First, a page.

The Asia Miner

JAN-FEB 2018

The ASIA Miner - Reporting Important Issues to Mining Companies in the Asia Pacific Region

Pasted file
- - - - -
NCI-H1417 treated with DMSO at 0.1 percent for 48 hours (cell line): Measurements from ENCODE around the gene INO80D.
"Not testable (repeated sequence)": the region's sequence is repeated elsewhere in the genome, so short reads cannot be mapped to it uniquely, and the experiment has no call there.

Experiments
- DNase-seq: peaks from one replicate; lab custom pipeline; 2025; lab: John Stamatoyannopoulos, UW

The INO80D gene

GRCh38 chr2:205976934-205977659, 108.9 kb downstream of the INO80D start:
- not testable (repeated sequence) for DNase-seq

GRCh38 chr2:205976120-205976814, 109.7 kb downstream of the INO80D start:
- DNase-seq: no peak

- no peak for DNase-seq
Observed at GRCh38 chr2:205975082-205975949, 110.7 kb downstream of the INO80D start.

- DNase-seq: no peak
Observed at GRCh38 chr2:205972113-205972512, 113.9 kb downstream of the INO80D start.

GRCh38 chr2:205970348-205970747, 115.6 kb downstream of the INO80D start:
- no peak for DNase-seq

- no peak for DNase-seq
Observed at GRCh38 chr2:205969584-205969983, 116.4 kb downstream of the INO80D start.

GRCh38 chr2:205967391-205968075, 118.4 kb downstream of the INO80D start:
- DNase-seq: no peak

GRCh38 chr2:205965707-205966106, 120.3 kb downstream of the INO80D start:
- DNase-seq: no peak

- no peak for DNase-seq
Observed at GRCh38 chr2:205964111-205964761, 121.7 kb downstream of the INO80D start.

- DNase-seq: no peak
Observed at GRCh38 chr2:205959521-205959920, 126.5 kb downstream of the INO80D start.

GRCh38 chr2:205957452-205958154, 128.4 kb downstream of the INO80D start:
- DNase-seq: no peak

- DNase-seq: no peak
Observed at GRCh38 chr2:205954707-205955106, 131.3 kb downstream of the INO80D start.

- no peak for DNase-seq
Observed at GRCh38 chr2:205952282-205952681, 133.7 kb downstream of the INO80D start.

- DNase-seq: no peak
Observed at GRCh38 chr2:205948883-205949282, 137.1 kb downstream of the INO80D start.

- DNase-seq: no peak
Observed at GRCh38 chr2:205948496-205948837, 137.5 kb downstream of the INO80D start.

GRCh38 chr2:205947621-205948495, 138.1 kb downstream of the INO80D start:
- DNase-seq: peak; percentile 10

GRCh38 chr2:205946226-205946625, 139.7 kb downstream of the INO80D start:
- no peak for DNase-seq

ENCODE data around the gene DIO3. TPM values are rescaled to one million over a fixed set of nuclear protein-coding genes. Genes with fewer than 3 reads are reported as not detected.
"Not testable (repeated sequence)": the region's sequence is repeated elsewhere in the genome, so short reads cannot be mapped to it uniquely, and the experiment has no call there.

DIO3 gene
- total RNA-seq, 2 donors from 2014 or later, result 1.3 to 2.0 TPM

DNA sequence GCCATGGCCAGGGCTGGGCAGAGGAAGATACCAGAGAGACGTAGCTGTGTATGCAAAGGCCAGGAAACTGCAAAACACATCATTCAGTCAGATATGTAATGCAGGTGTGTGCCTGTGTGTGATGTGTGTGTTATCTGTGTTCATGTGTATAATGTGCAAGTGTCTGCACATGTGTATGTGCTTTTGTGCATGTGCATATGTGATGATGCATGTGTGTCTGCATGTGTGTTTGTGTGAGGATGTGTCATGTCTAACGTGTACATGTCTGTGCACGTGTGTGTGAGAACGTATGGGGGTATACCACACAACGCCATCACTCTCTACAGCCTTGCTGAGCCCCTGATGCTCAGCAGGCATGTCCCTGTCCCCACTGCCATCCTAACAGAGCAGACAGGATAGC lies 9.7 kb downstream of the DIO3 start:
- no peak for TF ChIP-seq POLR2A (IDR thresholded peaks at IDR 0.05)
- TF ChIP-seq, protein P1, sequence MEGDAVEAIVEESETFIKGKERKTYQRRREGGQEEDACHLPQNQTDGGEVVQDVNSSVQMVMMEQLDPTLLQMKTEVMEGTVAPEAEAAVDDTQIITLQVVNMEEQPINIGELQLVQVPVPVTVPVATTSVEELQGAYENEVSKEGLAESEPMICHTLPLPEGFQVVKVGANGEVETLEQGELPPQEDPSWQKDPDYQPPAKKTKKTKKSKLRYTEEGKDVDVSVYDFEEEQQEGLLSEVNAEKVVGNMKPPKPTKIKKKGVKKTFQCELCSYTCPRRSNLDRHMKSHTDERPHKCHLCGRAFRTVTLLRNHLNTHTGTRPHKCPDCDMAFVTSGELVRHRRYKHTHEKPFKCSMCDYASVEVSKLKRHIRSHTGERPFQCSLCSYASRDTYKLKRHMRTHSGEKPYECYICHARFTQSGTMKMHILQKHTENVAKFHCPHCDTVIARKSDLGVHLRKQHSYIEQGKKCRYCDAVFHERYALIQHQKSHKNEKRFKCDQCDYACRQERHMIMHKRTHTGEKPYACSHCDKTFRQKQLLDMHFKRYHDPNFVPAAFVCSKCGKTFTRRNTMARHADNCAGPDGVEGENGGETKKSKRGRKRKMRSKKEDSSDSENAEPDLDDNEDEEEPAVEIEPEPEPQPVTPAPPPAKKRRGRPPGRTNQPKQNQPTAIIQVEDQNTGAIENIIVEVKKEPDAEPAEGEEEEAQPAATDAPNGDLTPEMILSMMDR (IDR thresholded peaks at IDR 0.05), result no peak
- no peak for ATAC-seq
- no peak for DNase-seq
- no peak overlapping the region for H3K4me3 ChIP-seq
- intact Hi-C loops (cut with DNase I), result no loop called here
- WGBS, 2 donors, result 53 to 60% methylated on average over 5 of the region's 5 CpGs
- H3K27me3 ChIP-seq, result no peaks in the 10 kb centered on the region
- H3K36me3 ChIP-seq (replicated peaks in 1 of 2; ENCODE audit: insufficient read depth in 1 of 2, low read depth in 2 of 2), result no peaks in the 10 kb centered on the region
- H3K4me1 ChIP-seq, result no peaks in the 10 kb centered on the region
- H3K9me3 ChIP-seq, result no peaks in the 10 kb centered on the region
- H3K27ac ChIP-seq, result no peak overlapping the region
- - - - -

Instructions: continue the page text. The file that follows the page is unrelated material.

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Volume 15 • Issue 1 | 2018 | ASIA Miner | 5 MINING has definitely been made safer over the years, but mines are still among the most hazardous places to work. The caus- es can be numerous, from explosive dust and toxic gases to collapse of mine shafts, and consequences severe, with thousands of fatalities each year. When an incident occurs – and due to many factors being at play, a wide range of accidents can pccur – it can be hard to un- derstand precisely what's happened. A key step in preventing accidents is to classify them by type and by cause. This is where ISO 19434 comes in. It has been developed by the ISO Technical Committee on Mining. Convenor of the committee's working group on classification of mine ac- cidents, Seyed Reza Hosseini, explains that the standard represents a new direction for their work. "Until now ISO mining standards mostly looked at safety features for machinery. ISO 19434 looks at the accidents themselves, giving each accident a code that indicates its causes and consequences." With the entire industry working to further improve the safety of their operations, there are clear advantages of a unified system to understand the main types of accidents. Using the classification given in ISO New standard for mining safety A new standard has been developed to classify mine accidents by type and cause. THE Chamber of Mines of the Philippines has adopted a sustain- able mining model developed by the Mining Association of Canada (MAC). Adoption of Toward Sustainable Mining (TSM) is in response to President Rodrigo Duterte's call to the industry to be more re- sponsible in doing business. "There is so much that minerals' development done responsibly can contribute to the economy of a nation and to the welfare of mining communities, as shown by numerous examples in the Phil- ippines," Chamber Chairman and Nickel Asia Corp CEO Gerard Brimo said. "The adoption of TSM by members of the Chamber of Mines is intended to institutionalise practices that secure these contributions for the long term." The adoption is contained in a Mutual Cooperation and Licensing Agreement with MAC for implementation of the TSM initiative. During a signing ceremony, MAC president and CEO Pierre Grat- ton lauded the chamber for its decision to partner with the Canadian association and adopt its sustainable-mining model. "It is our privilege to share our tools and expertise in sustainable mining practices with the world. With the Philippines's adoption of TSM, we're proud to say that our made-in-Canada program is now in five countries on five continents. We applaud the Chamber of Mines of the Philippines for taking this important step forward as it works to enhance its industry's environmental and social perfor- mance." As well as Canada and the Philippines, national mining associ- ations in Finland, Argentina and Botswana are also implementing TSM. Launched by MAC in 2004, the implementation of TSM is man- datory for all Canadian operations of MAC members, but many vol- untarily apply it to their international sites, according to Chamber executive director Ronald Recidoro. TSM requires mining companies to annually assess their facilities' performance in key areas, including tailings management, commu- nity outreach, safety and health, biodiversity conservation, crisis management, energy use and greenhouse-gas emissions man- agement. While the chamber will tailor its performance areas so that they reflect the unique aspects of its domestic mining sector, they will strongly align with those of Canada's. A second agreement is The Baguio Declaration, or a Commitment to Responsible Minerals Development in the Philippines. Ronald Recidoro said this would be signed by all existing operating mines. This affirms the miners' commitment to responsible mining and is in response to a challenge issued by environment secretary Roy Cimatu. Philippines adopts sustainable mining model 19434, one can identify whether accidents have occurred due to human error or other causes. It gives a shared understanding on key issues. Seyed Reza Hosseini points out that "This International Standard defines not only the main types of accidents but, importantly, provides information about the nature of any injuries that have occurred, defining their location and to what degree personnel are affected." With the publication of ISO 19434, a long-standing need has been addressed for a comprehensive mine accidents clas- sification system that could present a stan- dard scheme for all factors associated with the accidents. This will enable full analysis based on both software systems and man- ual assessment. By presenting a common, understand- able language for communication between all parts involved in safety, health and envi- ronment issues in mines, the hope is that working conditions can continue to improve across all operations in the mining sector.

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